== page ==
Percentage | Standard deviation | 95% confidence interval |
10% | 0,009 | [9,1% ;11,9%] |
30% | 0,014 | [ 27,2%;32,8%] |
45% | 0,016 | [41,9%;48,1%] |
50% | 0,016 | [46,9%;53,1%] |
55% | 0,016 | [51,9% ;58,1%] |
70% | 0,014 | [67,2% ;72,8%] |
90% | 0,009 | [89,1% ;[91,9%] |
This is how error margins are calculated for commercial polls (see the article on electoral polls). As can be seen from the table, results are symmetrical around 50%: the confidence interval for an estimated percentage of 30% is identical to the one for 70%.
Getting the shortest possible confidence intervals will always be the objective of any data collection and analysis process. What can we do about that?
Two dimensions can be acted upon: the standard deviation of the estimate and the confidence level of the interval:
– The simplest way to decrease the standard deviation is to increase the number of cases (the sample size in the context of a survey). This can be seen directly from the above formula on percentages, and it is the same for any type of data. Nothing better that having more data to get more precision…
o A well thought about sampling scheme can possibly help reduce the standard deviation: the variance can be significantly decreased by stratifying the sample. This will however mainly work for quantities (number of products bought, income…) rather than percentages.
– Decreasing the confidence level also allows you to shorten the confidence interval. Let us keep in mind that the confidence level is a measure of the probability that the true value is in the interval. The larger the interval, the greater this probability (the interval spans over more values). Reducing the confidence level will decrease the length of the interval, but will also increase the risk that the true value is not in the interval: this is the price to pay to be more interesting.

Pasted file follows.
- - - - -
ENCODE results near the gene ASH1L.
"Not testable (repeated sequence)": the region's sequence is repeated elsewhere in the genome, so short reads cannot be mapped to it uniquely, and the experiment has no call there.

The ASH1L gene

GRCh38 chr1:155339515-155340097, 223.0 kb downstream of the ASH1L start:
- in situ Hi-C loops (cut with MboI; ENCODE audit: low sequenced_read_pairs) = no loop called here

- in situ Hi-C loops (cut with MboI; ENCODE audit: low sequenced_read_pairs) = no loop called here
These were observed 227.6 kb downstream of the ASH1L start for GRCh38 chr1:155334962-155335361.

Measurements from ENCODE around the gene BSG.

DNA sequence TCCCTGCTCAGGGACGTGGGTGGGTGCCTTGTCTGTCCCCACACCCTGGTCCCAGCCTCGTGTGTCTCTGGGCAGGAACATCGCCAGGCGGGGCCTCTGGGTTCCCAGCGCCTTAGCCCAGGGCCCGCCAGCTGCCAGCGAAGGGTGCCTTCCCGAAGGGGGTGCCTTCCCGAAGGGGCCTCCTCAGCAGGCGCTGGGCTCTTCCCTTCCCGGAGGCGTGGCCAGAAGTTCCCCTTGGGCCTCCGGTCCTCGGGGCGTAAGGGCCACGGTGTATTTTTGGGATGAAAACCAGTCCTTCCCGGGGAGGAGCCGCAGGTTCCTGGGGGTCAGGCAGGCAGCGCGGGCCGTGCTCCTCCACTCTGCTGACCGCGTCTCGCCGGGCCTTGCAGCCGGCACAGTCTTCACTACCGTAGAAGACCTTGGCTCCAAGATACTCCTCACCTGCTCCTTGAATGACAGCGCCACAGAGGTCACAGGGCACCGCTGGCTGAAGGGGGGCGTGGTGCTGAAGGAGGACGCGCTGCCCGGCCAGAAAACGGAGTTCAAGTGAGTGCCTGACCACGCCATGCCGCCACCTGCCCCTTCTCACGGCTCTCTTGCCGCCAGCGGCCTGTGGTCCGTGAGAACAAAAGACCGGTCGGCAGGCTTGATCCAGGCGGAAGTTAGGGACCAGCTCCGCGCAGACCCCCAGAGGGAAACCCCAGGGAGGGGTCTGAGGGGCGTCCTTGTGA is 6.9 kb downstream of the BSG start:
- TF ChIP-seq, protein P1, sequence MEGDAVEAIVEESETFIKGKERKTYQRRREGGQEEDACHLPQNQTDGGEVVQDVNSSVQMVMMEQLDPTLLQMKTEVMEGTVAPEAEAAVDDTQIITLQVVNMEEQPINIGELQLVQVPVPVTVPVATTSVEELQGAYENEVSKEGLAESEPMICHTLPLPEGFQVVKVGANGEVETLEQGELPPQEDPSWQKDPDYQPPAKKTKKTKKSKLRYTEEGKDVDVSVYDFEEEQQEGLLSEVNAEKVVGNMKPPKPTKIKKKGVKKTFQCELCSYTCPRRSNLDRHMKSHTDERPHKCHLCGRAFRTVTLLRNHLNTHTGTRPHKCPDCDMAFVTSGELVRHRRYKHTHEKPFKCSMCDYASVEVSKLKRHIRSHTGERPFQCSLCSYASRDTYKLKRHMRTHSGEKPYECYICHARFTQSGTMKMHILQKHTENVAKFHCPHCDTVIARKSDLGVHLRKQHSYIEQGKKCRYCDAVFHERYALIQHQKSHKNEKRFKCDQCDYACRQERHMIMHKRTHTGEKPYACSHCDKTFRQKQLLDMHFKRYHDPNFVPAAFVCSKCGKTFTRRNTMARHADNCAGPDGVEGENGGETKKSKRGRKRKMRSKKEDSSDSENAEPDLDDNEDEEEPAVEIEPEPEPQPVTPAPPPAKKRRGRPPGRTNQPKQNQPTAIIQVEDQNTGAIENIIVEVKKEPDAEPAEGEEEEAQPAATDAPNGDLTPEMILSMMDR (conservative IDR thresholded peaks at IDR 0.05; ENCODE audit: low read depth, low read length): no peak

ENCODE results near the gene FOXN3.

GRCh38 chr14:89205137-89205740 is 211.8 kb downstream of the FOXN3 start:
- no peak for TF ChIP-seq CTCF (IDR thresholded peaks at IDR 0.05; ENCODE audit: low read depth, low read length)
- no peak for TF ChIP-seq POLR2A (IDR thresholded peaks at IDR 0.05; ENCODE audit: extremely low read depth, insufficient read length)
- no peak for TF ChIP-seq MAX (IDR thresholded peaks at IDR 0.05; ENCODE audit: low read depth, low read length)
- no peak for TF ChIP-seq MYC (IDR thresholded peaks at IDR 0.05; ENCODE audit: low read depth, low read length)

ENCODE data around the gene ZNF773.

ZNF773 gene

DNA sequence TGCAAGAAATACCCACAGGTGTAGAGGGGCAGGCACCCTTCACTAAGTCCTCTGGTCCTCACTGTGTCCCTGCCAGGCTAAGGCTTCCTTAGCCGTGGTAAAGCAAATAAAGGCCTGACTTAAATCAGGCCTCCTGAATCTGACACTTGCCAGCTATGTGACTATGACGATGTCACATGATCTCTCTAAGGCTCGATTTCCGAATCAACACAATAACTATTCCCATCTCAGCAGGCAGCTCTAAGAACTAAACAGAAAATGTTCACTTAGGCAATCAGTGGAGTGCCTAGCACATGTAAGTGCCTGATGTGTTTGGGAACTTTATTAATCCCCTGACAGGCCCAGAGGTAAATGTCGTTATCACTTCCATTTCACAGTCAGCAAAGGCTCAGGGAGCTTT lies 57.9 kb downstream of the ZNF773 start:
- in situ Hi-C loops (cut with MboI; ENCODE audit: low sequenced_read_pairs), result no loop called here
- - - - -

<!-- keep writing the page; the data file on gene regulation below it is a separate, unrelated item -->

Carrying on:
The table below gives the limits of 90%, 95% and 99% confidence intervals, around the increase of household confidence we discussed above (we stick to the assumption that the variance is equal to 4).
Level | Coefficient | Lower limit | Upper limit |
90% | 1,64 | -0,28 | 6,28 |
95% | 1,96 | -0,92 | 6,92 |
99% | 2,58 | -2,16 | 8,16 |
When the level is increasing, the interval lengthens: there is more chance the true value is covered. But the conveyed information is fuzzier and less useful.
A last note on the matter of whether the supposed increase of the households’ confidence: even at 90%, it is not significant.
Lots of confidence intervals with the same confidence level can be built around the same measured point value. All confidence intervals below have a 95% probability of encompassing the true value (same example of the supposed increase of French households’ confidence in March 2014):
[-0,92 ; 6,92] [-0,28 ; +∞[ ]-∞ ; 6,28] [-1,66 ; 6,52] [-0,52 ; 7,66]
Only the first interval is symmetrical around the measured point value (3). That interval has a nice property: it is the shortest one among all possible confidence intervals with the same confidence level.
This is why confidence intervals are always symmetrical: symmetry ensures that the interval has the shortest length. There is also a statistical rational for choosing symmetrical confidence intervals, as is explained in the article on statistical tests.
Questions over the precision of a statistical measurement often boil down to performing a statistical test: is the March 2014 increase of households’ confidence real or just a statistical artefact? Was the gap between the two candidates, as given by polls on the eve of the last presidential election, statistically significant? Is the memory of my advertising campaign significantly higher than with other similar campaigns, i.e. is my campaign efficient?